Finding the correct tradeoffs between , and in which feature hashing performs well remained an open problem. Our main contribution is settling this problem, and providing a complete and comprehensive understanding of the performance of feature hashing.

1.1 Main results

The main result of this paper is a tight tradeoff between the target dimension , the approximation ratio , the error probability and . More formally, let and . Let be the maximum such that for every , if then (1) holds. Our main result is the following theorem, which gives tight asymptotic bounds for the performance of feature hashing, thus closing the long-standing gap.

Theorem 2.

There exist constants such that for every and the following holds. If then

Otherwise, if then . Moreover if then .

While the bound presented in the theorem may strike as surprising, due to the intricacy of the expressions involved, the tightness of the result shows that this is, in fact, the correct and ”true” bound. Moreover, the proof of the theorem demonstrates how both branches in the expression are required in order to give a tight bound.

Experimental Results.

Our theoretical bounds are accompanied by empirical results that shed light on the nature of the constants in Theorem 2. Our empirical results show that in practice the constants inside the Theta-notation are significantly tighter than the theoretical proof might suggest, and in fact feature hashing performs well for a larger scope of vectors. Specifically, our main result implies that whenever ,

(except for very sparse vectors, i.e. ) whereas the theoretical proof provides a smaller constant in front of . Since feature hashing satisfies (1) whenever , this implies that feature hashing works well on even a larger range of vectors than the theory suggests.

Proof Technique

As a fundamental step in the proof of Theorem 2 we prove tight asymptotic bounds for high-order norms of the approximation factor.111

Given a random variable

and , the th norm of (if exists) is defined as . More formally, for every let

. The technical crux of our results is tight bounds on high-order moments of

. Note that by rescaling we may restrict our focus without loss of generality to unit vectors.

Notation 1.

For every denote

In these notations our main technical lemmas are the following.

Lemma 3.

For every even and unit vector , .

Lemma 4.

For every and even , , where is the unit vector whose first entries equal .

While it might seem at a glance that bounding the high-order moments of is merely a technical issue, known tools and techniques could not be used to prove Lemmas 3, 4. Particularly, earlier work by Kane and Nelson [KN14, CJN18] and Freksen and Larsen [FL17] used high-order moments bounds as a step in proving probability tail bounds of random variables. The existing techniques, however, can not be adopted to bound high-order moments of (see also Section 1.2), and novel approaches were needed. Specifically, our proof incorporates a novel combinatorial scheme for counting edge-labeled Eulerian graphs.

Previous Results.

Weinberger et al.  [WDL09] showed that if , then . Dasgupta et al.  [DKS10] showed that under similar conditions . These bounds were recently improved by Dahlgaard et al.  [DKT17] who showed that . Conversely, Kane and Nelson [KN14] showed that for the restricted case of , , which matches the bound in Theorem 2 if, in addition, .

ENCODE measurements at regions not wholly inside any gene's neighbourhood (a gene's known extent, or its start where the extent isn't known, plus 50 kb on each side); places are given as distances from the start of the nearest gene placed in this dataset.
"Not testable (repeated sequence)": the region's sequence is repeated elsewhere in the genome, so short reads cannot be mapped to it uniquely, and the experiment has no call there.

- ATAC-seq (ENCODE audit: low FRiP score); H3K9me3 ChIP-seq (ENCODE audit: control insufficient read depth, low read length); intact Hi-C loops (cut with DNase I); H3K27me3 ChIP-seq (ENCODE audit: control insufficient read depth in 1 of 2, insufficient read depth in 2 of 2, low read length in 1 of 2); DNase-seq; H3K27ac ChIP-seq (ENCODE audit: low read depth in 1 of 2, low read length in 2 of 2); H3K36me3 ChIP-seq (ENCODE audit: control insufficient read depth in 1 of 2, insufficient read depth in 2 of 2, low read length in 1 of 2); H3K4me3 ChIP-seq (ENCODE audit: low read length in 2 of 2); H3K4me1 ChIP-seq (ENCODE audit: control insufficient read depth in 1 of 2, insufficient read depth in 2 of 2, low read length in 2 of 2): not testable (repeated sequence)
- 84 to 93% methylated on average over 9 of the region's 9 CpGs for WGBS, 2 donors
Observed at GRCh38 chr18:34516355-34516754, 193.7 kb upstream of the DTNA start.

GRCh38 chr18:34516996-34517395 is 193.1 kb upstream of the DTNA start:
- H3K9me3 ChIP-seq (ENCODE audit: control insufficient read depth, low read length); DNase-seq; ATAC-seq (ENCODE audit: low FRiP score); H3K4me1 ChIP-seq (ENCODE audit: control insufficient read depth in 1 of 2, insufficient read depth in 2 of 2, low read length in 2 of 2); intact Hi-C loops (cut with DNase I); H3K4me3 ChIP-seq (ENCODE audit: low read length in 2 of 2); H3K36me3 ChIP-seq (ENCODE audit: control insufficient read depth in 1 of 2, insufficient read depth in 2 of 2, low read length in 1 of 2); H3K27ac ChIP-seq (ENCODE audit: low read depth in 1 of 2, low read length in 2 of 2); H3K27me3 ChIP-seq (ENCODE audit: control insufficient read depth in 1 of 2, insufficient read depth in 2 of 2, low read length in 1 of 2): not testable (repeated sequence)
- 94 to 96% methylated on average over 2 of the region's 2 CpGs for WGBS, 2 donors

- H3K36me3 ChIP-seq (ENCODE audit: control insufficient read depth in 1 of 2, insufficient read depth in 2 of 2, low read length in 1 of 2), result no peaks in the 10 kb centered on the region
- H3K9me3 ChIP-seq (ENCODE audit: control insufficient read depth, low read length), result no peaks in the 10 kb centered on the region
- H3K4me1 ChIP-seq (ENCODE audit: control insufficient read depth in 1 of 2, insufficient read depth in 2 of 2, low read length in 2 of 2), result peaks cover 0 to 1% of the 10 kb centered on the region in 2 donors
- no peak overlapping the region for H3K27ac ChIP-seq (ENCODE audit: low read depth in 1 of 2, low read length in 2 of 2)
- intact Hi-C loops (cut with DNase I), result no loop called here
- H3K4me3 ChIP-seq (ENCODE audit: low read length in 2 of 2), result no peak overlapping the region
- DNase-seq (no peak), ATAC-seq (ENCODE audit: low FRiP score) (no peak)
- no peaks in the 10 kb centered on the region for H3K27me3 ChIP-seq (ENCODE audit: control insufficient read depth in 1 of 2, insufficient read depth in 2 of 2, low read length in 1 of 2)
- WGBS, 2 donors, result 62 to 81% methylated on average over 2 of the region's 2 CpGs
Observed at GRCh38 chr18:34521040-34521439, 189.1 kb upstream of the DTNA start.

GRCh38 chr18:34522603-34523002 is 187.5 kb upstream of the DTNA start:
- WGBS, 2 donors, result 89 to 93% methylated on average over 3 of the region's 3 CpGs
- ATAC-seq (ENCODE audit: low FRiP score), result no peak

Key Tool : Counting Labeled Eulerian Graphs.

Our proof presents a new combinatorial result concerning Eulerian graphs. Loosely speaking, we give asymptotic bounds for the number of labeled Eulerian graphs containing a predetermined number of nodes and edges. Formally, let be integers such that . Let denote the family of all edge-labeled Eulerian multigraphs , such that

  1. has no isolated vertices;

  2. , and is a bijection, which assigns a label in to each edge; and

  3. the number of connected components in is .

Notation 2.

Denote .

Theorem 5.

.

1.2 Related Work

The CountSketch scheme, presented by Charikar et al.  [CCF04], was shown to satisfy (1) by Thorup and Zhang [TZ12]. The scheme essentially samples independent copies of a feature hashing matrix with rows, and applies them all to

. The estimator for

is then given by computing the median norm over all projected vectors. The CountSketch scheme thus constructs a sketching matrix such that every column has non-zero entries. However, this construction does not provide a norm-preserving embedding into a Euclidean space (that is, the estimator of cannot be represented as a norm of ), which is essential for some applications such as nearest-neighbor search [HIM12].

Kane and Nelson [KN14] presented a simple construction for the so-called sparse Johnson Lindenstrauss transform. This is a distribution of matrices, for , where every column has non-zero entries, randomly chosen from . Note that if , this distribution yields the feature hashing one. Kane and Nelson showed that for this construction satisfies (1). Recently, Cohen et al.  [CJN18] presented two simple proofs for this result. While their proof methods give (simple) bounds for high-order moments similar to those in Lemmas 3 and  4, they rely heavily on the fact that is relatively large. Specifically, for the bounds their method or an extension thereof give are trivial.

2 Counting Labeled Eulerian Graphs

In this section we prove Theorem 5. In order to upper bound , we give an encoding scheme and show that every graph can be encoded in a succinct manner, thus bounding .

Encoding Argument.